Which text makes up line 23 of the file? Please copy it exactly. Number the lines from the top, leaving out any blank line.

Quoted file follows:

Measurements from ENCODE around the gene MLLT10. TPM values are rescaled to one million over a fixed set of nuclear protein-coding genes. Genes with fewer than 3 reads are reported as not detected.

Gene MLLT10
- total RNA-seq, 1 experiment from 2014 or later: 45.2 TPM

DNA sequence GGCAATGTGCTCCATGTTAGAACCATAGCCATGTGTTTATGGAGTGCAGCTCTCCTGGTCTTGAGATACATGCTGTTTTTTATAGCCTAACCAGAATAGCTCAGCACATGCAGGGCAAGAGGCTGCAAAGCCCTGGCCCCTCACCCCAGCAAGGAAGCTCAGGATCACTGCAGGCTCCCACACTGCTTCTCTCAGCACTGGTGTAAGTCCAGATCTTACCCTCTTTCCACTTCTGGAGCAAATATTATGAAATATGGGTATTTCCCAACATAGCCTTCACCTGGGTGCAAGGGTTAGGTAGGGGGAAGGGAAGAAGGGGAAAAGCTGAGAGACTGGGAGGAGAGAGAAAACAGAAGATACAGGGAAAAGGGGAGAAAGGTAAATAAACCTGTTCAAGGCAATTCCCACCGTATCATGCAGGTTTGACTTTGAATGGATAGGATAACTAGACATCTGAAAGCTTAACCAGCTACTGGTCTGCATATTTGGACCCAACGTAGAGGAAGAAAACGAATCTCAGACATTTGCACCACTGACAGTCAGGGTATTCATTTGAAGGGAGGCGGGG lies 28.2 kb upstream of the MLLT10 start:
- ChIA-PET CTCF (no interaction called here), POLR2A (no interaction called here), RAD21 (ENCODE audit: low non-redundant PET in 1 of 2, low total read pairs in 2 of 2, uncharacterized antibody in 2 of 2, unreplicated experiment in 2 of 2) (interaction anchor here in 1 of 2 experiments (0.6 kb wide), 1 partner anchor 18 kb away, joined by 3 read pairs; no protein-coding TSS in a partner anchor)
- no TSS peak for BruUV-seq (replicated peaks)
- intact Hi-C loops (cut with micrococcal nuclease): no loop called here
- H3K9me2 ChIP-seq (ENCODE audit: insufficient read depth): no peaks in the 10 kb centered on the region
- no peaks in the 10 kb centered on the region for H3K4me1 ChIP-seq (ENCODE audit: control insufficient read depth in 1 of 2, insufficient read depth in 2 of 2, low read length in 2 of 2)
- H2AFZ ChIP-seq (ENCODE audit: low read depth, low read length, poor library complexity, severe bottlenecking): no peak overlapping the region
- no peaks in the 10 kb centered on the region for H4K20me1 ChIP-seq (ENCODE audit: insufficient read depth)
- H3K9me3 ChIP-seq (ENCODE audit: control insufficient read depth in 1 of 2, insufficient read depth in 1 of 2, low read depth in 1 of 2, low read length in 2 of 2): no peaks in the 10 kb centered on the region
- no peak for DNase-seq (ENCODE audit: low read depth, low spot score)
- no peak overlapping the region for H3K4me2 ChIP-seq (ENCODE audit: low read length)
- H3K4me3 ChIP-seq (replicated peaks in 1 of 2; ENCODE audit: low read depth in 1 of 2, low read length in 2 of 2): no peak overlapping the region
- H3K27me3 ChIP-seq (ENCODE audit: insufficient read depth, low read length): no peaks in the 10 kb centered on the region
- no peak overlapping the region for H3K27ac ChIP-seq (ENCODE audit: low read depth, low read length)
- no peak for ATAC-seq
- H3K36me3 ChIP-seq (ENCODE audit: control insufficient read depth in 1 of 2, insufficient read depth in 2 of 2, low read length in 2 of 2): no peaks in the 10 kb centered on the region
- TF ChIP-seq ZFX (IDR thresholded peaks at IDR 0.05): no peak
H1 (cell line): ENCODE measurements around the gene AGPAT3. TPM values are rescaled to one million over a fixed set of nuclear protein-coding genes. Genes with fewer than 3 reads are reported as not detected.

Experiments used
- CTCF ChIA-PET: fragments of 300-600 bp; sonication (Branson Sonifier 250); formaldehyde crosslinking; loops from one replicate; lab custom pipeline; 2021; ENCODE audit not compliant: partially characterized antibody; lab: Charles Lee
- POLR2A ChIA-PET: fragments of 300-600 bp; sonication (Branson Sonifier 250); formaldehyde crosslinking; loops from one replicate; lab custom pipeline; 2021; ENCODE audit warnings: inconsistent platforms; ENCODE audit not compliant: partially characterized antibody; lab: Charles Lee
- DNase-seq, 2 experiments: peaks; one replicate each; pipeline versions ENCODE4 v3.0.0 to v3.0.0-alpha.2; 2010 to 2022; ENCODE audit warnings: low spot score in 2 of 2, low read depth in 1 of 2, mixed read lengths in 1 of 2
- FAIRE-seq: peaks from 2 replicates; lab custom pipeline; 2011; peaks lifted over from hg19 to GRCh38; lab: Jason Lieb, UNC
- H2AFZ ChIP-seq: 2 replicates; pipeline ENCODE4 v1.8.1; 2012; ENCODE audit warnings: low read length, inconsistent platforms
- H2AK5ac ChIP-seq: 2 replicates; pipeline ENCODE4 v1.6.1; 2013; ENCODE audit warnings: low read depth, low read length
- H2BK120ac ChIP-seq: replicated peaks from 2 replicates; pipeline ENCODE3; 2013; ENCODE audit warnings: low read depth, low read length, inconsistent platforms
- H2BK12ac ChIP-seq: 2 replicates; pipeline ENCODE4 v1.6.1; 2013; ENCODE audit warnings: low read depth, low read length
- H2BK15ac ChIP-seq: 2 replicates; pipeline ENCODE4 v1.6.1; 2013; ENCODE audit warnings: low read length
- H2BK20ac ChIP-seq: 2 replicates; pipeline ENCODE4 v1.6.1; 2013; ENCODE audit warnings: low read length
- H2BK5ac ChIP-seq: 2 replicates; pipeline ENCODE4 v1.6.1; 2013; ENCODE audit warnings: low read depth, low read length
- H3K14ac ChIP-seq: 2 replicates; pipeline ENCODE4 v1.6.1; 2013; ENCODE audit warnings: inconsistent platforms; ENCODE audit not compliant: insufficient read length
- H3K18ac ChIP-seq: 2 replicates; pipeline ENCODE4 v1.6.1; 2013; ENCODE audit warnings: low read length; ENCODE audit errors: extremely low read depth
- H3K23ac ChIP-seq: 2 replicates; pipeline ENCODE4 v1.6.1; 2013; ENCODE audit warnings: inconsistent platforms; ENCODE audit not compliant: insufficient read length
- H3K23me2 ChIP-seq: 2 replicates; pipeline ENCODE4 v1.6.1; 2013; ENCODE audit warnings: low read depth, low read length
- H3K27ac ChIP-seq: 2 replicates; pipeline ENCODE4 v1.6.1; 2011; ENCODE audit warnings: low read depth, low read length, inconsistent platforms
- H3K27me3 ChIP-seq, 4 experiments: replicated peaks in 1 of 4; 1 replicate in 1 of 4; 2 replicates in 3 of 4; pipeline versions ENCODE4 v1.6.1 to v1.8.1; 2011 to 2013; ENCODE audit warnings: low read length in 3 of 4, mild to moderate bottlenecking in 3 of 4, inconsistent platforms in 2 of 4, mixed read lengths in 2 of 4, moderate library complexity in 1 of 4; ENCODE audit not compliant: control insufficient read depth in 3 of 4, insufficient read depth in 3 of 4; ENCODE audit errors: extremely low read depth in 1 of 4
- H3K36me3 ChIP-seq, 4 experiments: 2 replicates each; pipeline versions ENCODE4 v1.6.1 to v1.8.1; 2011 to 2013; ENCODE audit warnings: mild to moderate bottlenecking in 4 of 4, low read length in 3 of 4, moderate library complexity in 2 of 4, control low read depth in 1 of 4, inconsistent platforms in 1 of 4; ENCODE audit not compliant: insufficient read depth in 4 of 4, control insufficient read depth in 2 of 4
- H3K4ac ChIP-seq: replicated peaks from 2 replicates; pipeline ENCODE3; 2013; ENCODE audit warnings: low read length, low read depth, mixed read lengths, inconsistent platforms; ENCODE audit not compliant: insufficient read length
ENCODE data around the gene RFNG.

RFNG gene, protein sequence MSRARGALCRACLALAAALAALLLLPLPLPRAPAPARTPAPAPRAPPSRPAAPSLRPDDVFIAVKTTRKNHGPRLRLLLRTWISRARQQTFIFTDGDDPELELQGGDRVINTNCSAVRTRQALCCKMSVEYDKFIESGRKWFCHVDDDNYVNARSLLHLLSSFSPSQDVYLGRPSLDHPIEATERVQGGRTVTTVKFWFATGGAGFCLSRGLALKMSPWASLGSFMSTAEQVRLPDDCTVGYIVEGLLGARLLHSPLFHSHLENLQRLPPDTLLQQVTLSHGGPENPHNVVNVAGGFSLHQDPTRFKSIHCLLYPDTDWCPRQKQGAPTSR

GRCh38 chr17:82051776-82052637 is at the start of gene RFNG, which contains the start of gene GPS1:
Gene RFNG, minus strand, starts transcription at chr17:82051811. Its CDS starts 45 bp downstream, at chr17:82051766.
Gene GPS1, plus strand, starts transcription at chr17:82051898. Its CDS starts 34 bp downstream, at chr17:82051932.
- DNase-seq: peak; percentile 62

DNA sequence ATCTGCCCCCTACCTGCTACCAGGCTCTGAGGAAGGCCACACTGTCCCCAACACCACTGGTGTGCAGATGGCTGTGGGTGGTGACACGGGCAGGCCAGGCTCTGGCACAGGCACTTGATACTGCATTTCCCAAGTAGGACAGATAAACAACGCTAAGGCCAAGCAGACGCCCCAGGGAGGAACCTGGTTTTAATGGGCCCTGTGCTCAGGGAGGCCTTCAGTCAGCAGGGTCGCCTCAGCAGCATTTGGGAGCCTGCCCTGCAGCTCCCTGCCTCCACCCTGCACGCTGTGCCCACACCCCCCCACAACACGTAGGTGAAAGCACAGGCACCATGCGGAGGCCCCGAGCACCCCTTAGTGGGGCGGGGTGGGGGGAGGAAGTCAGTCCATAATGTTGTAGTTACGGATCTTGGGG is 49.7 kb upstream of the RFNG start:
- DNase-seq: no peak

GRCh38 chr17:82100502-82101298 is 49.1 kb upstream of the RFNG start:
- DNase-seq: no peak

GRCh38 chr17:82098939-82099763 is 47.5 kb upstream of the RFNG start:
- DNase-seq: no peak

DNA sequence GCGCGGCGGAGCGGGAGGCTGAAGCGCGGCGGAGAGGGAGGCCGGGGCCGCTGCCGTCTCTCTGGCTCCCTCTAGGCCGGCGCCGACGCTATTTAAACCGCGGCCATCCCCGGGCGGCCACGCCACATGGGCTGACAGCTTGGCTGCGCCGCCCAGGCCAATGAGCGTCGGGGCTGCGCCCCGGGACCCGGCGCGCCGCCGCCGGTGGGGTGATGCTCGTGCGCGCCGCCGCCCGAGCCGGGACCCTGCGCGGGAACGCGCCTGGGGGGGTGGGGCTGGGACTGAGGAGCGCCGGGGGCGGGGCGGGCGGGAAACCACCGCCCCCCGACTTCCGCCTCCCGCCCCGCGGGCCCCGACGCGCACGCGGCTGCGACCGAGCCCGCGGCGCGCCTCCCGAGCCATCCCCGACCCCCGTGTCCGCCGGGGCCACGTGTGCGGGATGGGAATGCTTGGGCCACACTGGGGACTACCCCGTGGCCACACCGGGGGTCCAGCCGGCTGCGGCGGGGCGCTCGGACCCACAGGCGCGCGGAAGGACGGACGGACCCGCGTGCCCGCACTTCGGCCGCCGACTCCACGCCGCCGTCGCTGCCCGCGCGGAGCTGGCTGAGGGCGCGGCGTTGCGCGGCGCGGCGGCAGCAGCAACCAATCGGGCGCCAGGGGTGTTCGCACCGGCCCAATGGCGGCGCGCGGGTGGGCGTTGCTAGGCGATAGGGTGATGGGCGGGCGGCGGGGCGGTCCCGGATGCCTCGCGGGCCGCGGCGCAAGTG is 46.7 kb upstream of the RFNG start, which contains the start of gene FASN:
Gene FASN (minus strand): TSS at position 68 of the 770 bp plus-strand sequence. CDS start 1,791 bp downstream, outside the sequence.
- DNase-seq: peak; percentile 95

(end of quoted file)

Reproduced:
- CTCF ChIA-PET: fragments of 300-600 bp; sonication (Branson Sonifier 250); formaldehyde crosslinking; loops from one replicate; lab custom pipeline; 2021; ENCODE audit not compliant: partially characterized antibody; lab: Charles Lee